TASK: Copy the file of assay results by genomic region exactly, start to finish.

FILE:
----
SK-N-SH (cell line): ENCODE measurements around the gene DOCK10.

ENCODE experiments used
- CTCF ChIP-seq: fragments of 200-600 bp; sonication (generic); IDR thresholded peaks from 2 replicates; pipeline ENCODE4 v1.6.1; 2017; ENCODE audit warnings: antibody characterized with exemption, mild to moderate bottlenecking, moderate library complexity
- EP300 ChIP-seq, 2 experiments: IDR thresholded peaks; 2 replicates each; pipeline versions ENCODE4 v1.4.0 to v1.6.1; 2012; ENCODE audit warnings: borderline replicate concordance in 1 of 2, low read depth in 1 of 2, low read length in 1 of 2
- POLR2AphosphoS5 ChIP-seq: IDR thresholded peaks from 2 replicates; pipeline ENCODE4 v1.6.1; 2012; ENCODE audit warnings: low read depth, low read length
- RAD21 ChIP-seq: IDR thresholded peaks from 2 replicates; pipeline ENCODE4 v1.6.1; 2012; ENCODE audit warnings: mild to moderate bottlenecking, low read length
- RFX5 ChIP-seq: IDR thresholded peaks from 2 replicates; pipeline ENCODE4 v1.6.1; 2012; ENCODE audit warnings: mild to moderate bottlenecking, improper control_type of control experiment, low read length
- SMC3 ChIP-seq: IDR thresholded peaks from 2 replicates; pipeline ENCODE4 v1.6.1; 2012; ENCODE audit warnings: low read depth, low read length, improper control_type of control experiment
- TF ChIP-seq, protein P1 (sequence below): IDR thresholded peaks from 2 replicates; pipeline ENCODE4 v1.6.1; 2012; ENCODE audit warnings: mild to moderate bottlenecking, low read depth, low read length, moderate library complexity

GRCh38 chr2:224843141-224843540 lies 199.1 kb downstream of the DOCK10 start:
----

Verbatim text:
SK-N-SH (cell line): ENCODE measurements around the gene DOCK10.

ENCODE experiments used
- CTCF ChIP-seq: fragments of 200-600 bp; sonication (generic); IDR thresholded peaks from 2 replicates; pipeline ENCODE4 v1.6.1; 2017; ENCODE audit warnings: antibody characterized with exemption, mild to moderate bottlenecking, moderate library complexity
- EP300 ChIP-seq, 2 experiments: IDR thresholded peaks; 2 replicates each; pipeline versions ENCODE4 v1.4.0 to v1.6.1; 2012; ENCODE audit warnings: borderline replicate concordance in 1 of 2, low read depth in 1 of 2, low read length in 1 of 2
- POLR2AphosphoS5 ChIP-seq: IDR thresholded peaks from 2 replicates; pipeline ENCODE4 v1.6.1; 2012; ENCODE audit warnings: low read depth, low read length
- RAD21 ChIP-seq: IDR thresholded peaks from 2 replicates; pipeline ENCODE4 v1.6.1; 2012; ENCODE audit warnings: mild to moderate bottlenecking, low read length
- RFX5 ChIP-seq: IDR thresholded peaks from 2 replicates; pipeline ENCODE4 v1.6.1; 2012; ENCODE audit warnings: mild to moderate bottlenecking, improper control_type of control experiment, low read length
- SMC3 ChIP-seq: IDR thresholded peaks from 2 replicates; pipeline ENCODE4 v1.6.1; 2012; ENCODE audit warnings: low read depth, low read length, improper control_type of control experiment
- TF ChIP-seq, protein P1 (sequence below): IDR thresholded peaks from 2 replicates; pipeline ENCODE4 v1.6.1; 2012; ENCODE audit warnings: mild to moderate bottlenecking, low read depth, low read length, moderate library complexity

GRCh38 chr2:224843141-224843540 lies 199.1 kb downstream of the DOCK10 start: